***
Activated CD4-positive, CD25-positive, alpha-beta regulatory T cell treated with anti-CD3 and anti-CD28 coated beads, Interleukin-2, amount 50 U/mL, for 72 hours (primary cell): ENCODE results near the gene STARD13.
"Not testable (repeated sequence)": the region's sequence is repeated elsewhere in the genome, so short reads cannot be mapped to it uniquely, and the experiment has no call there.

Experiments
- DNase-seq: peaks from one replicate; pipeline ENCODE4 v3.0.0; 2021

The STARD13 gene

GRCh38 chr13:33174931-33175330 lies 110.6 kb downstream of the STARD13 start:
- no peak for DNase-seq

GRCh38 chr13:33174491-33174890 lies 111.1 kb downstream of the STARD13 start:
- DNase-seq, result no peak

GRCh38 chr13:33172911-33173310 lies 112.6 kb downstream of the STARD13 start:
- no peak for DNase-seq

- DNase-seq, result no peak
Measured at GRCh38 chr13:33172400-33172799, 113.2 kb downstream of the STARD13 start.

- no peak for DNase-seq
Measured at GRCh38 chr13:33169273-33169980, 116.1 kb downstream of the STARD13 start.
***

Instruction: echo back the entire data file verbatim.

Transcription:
Activated CD4-positive, CD25-positive, alpha-beta regulatory T cell treated with anti-CD3 and anti-CD28 coated beads, Interleukin-2, amount 50 U/mL, for 72 hours (primary cell): ENCODE results near the gene STARD13.
"Not testable (repeated sequence)": the region's sequence is repeated elsewhere in the genome, so short reads cannot be mapped to it uniquely, and the experiment has no call there.

Experiments
- DNase-seq: peaks from one replicate; pipeline ENCODE4 v3.0.0; 2021

The STARD13 gene

GRCh38 chr13:33174931-33175330 lies 110.6 kb downstream of the STARD13 start:
- no peak for DNase-seq

GRCh38 chr13:33174491-33174890 lies 111.1 kb downstream of the STARD13 start:
- DNase-seq, result no peak

GRCh38 chr13:33172911-33173310 lies 112.6 kb downstream of the STARD13 start:
- no peak for DNase-seq

- DNase-seq, result no peak
Measured at GRCh38 chr13:33172400-33172799, 113.2 kb downstream of the STARD13 start.

- no peak for DNase-seq
Measured at GRCh38 chr13:33169273-33169980, 116.1 kb downstream of the STARD13 start.